Donald Trump has arrived in Britain, accusing his beleaguered host of failing to deliver on voters' intentions when they decided to quit the EU.
Ignoring all diplomatic niceties, the convention-shredding US president set up the four-day visit with a rebuke of Prime Minister Theresa May as she battles to stop her government falling apart over Brexit.
Shrugging off the plans for mass protests, which will include a giant baby-shaped blimp bearing Trump's features, he said in Brussels: "They like me a lot in the UK. I think they agree with me on immigration.
"I think that's why Brexit happened," he said, noting that Britain was "a pretty hot spot right now with a lot of resignations".
"The people voted to break it up (Britain's ties with the EU)," Trump told a press conference.
"So I would imagine that's what they will do, but maybe they will take a little bit of a different route. I don't know (if) that is what they voted for," he added.
"I'd like to see them be able to work it out so it could go quickly."
The trip, which will include talks with May, tea with Queen Elizabeth II and a private weekend in Scotland, is set to be greeted by a mass demonstration in London on Friday.
Some 77 percent of Britons have an unfavourable view of Trump, according to a poll by YouGov with 1,648 respondents.
The poll conducted this week said 63 percent found Trump racist, and 74 percent said he was sexist.
Despite a series of diplomatic spats between Britain and Trump, the British government is hoping for a quick trade deal with the United States after it leaves the European Union.
"There is no stronger alliance than that of our special relationship with the US and there will be no alliance more important in the years ahead," May said ahead of the visit.
Woody Johnson, US ambassador to the UK, has said a deal will be "a major priority" for Trump, calling Brexit "a once-in-a-lifetime opportunity to change direction".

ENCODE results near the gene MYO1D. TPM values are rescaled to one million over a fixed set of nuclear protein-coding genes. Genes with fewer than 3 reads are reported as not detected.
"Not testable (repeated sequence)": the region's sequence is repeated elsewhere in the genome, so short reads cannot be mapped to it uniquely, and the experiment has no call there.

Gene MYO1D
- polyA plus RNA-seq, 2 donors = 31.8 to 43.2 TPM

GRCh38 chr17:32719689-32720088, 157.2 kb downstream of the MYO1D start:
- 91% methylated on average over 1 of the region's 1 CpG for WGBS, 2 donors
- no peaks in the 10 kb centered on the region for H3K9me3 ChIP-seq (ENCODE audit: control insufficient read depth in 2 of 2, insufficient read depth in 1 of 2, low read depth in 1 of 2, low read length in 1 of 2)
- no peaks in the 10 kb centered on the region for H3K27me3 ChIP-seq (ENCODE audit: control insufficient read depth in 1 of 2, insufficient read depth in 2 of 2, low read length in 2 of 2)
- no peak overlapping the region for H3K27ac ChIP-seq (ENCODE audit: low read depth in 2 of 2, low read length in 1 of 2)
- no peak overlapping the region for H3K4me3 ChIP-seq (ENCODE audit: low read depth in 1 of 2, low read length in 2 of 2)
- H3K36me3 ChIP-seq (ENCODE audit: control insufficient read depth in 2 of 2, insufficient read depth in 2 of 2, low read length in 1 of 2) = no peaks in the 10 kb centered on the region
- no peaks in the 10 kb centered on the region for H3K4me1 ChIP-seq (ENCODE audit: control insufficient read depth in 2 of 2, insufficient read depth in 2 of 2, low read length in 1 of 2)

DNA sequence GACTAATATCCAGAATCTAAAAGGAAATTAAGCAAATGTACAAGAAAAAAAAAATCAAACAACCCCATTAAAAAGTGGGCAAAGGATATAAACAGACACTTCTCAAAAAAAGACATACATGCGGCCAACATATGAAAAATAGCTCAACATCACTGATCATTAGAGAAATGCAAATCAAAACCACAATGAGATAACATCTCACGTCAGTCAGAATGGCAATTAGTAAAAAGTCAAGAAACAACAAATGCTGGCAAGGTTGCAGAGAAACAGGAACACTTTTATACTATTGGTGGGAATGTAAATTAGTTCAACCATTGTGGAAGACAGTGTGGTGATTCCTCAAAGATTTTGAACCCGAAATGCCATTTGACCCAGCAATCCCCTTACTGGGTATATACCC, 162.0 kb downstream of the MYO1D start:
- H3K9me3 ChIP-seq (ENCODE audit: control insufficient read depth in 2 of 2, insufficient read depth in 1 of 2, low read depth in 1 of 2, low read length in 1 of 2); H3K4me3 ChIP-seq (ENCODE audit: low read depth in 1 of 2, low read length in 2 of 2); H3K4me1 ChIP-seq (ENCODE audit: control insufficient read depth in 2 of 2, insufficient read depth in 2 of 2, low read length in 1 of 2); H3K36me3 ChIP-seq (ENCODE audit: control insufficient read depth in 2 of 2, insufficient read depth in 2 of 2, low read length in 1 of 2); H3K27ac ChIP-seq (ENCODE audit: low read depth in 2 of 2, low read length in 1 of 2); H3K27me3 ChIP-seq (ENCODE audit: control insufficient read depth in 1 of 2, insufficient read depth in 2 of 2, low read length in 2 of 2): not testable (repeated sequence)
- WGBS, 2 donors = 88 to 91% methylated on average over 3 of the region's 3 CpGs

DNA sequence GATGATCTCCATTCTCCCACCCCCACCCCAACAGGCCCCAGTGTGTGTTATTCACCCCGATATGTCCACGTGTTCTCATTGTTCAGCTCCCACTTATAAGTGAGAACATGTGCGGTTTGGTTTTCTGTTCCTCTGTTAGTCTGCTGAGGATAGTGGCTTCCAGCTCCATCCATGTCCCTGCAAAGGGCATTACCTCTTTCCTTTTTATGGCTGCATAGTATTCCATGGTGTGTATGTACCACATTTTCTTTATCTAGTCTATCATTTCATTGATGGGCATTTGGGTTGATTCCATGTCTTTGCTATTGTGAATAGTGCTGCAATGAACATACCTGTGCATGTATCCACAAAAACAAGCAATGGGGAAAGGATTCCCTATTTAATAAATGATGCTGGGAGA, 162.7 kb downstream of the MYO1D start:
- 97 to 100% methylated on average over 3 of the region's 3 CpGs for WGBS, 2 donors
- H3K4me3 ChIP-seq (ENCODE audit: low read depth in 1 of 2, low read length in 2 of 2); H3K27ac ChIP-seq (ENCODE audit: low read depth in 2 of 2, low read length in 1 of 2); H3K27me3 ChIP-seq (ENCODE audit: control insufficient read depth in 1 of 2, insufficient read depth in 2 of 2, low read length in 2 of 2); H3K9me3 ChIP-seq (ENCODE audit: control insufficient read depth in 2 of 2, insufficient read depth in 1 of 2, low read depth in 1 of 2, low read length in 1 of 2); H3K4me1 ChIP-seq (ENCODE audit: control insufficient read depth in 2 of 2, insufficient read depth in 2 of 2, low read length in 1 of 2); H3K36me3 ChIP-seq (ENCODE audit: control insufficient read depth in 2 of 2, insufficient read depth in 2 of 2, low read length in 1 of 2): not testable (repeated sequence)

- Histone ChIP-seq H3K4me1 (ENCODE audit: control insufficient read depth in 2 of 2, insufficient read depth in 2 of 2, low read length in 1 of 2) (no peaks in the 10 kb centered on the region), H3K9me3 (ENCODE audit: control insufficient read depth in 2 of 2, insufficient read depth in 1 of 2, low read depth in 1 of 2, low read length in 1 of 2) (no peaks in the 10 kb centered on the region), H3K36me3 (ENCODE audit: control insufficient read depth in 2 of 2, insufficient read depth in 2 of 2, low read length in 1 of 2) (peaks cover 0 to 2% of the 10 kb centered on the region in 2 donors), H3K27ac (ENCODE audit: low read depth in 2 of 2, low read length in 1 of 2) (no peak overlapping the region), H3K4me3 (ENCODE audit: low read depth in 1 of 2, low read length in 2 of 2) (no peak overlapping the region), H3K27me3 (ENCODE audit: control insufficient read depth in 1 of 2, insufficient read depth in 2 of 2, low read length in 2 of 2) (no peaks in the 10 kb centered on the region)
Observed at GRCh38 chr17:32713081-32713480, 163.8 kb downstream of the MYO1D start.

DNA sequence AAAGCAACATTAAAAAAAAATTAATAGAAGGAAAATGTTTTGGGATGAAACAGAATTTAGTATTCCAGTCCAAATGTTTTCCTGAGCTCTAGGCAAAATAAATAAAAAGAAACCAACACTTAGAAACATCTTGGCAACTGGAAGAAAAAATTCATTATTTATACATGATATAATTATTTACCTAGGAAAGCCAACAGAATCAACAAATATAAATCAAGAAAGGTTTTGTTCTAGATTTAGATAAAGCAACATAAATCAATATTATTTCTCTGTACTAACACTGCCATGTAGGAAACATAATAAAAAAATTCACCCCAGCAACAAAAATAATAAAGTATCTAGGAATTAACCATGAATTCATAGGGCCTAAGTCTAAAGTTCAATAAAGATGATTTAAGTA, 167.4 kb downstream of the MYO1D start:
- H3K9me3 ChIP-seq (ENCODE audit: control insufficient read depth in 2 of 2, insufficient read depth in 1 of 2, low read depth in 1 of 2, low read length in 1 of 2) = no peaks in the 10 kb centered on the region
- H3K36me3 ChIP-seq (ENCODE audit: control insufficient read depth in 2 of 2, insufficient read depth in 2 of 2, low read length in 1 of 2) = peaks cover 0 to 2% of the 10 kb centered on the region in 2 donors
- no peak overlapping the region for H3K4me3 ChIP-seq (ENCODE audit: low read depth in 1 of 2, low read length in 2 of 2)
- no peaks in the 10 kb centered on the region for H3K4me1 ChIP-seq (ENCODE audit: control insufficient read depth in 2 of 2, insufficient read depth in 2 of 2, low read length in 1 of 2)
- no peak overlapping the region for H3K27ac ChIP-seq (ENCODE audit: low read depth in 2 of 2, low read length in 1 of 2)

Trump was flying over after a fraught NATO summit in Brussels where he piled pressure on allies to double their defence spending.
Trump is due to leave Britain on Sunday for talks in Helsinki the following day with Russian President Vladimir Putin, whose government stands accused by May's of unleashing a lethal nerve agent in the city of Salisbury.
Britain "is in somewhat turmoil", Trump said before departing Washington, remarking that dealing with Putin might surprisingly be the easiest part of the European trip.
That turmoil includes the resignations of May's Brexit and foreign ministers over her plan to retain close ties with the EU after leaving the bloc in March.
Ambassador Johnson sought to play down Trump's comments.
"We're extremely confident in the ability of the UK to plough through this issue with Brexit and move on," he told BBC radio.
Dinner at Churchill's birthplace
The US president's brash style and hardline "America First" policies have caused consternation across Britain's political spectrum and society.
He was severely criticised last November, including by May, after sharing three inflammatory anti-Muslim videos posted by far-right group Britain First.
Opposition lawmakers, backed by an online petition signed by nearly 1.9 million people, called on May to cancel the state visit offered when she met Trump in Washington after his inauguration in January last year.
May will seek to put the diplomatic tensions behind her when she hosts Trump later Thursday for a black-tie dinner with business leaders at Blenheim Palace, the birthplace of World War II prime minister Winston Churchill.
He is due to stay overnight with Johnson at the ambassador's Winfield House residence in London's Regent's Park where a protest is planned at which demonstrators will play recordings of migrant children held in US detention centres.
On Friday, May and Trump will hold talks on Brexit, relations with Russia and trade ties at the prime minister's Chequers country residence followed by a press conference.
Trump next heads to Windsor Castle later Friday for tea with the queen.
He then travels north to Scotland where he and his wife Melania will spend the weekend privately. His late mother hailed from Scotland, and he owns two luxury golf courses there.